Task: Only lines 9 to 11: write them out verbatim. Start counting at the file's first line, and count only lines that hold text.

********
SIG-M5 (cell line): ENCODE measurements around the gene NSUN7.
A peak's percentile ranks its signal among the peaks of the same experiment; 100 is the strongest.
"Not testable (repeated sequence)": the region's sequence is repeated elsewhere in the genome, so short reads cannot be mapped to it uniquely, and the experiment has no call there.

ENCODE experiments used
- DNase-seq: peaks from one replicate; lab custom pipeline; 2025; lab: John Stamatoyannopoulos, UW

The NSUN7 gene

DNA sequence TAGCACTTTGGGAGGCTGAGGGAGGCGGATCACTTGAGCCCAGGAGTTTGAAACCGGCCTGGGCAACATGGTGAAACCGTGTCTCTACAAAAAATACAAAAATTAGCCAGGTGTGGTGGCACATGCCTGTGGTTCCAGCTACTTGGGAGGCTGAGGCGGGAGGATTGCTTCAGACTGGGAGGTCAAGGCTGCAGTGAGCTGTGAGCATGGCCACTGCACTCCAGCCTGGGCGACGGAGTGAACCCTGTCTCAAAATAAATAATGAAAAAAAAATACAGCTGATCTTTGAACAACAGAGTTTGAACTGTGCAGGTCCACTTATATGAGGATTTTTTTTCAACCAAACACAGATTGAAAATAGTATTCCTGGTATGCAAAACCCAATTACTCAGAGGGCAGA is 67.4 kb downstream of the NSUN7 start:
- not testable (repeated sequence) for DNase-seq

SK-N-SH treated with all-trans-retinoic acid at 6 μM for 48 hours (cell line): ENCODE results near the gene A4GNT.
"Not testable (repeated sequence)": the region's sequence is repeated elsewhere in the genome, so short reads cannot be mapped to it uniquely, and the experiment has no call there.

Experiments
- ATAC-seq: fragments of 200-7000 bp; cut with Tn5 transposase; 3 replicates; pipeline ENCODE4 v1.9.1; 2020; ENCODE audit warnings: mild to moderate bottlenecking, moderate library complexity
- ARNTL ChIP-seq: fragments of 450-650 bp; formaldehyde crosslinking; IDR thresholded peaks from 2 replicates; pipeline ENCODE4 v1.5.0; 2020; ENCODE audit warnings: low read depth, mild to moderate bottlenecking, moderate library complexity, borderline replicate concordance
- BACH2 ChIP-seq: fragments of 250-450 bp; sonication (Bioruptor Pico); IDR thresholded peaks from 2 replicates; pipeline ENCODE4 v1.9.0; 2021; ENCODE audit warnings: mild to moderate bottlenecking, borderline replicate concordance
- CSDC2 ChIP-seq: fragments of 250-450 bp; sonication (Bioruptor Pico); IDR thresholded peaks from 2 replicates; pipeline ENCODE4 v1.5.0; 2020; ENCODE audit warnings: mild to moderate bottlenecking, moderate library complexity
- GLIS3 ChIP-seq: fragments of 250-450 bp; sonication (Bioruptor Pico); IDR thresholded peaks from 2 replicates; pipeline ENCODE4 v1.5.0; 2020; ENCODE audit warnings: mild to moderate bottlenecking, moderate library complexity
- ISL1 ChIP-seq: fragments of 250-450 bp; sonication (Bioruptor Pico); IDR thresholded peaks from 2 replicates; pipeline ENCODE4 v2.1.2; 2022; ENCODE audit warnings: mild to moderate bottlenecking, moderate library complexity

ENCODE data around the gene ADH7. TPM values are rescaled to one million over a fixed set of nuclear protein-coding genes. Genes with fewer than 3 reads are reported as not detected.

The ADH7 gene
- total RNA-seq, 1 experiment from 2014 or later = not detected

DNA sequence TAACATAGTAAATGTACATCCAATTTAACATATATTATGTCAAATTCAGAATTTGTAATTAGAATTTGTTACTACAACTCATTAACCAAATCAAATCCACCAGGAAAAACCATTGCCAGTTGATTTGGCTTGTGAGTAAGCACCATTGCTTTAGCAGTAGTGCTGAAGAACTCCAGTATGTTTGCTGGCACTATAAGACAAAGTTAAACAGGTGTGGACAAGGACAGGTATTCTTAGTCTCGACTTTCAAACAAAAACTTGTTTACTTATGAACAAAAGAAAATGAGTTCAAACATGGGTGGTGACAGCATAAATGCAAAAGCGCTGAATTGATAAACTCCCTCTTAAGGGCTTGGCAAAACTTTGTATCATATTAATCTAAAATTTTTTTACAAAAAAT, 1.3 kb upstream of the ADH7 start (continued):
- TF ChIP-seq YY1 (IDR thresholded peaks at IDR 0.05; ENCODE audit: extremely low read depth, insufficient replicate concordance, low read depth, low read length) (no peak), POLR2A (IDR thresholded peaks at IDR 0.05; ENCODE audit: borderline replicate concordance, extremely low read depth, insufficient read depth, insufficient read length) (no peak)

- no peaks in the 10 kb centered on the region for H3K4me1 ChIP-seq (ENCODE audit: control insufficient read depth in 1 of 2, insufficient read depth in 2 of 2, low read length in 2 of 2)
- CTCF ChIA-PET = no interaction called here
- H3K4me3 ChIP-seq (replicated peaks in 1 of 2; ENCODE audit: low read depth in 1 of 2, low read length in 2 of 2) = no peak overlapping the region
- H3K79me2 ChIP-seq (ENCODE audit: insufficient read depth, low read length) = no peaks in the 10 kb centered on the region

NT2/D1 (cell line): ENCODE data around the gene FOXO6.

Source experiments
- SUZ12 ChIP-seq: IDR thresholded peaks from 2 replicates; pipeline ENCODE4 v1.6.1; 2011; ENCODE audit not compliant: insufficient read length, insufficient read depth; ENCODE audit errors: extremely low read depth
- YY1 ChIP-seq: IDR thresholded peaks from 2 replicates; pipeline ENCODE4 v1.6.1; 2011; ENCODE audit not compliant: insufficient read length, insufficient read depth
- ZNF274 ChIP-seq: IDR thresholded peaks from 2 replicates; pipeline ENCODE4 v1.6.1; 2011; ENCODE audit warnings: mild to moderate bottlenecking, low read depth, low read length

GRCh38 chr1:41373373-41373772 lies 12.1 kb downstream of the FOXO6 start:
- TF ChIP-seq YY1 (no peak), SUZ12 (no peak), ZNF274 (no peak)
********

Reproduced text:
SK-N-SH treated with all-trans-retinoic acid at 6 μM for 48 hours (cell line): ENCODE results near the gene A4GNT.
"Not testable (repeated sequence)": the region's sequence is repeated elsewhere in the genome, so short reads cannot be mapped to it uniquely, and the experiment has no call there.

Experiments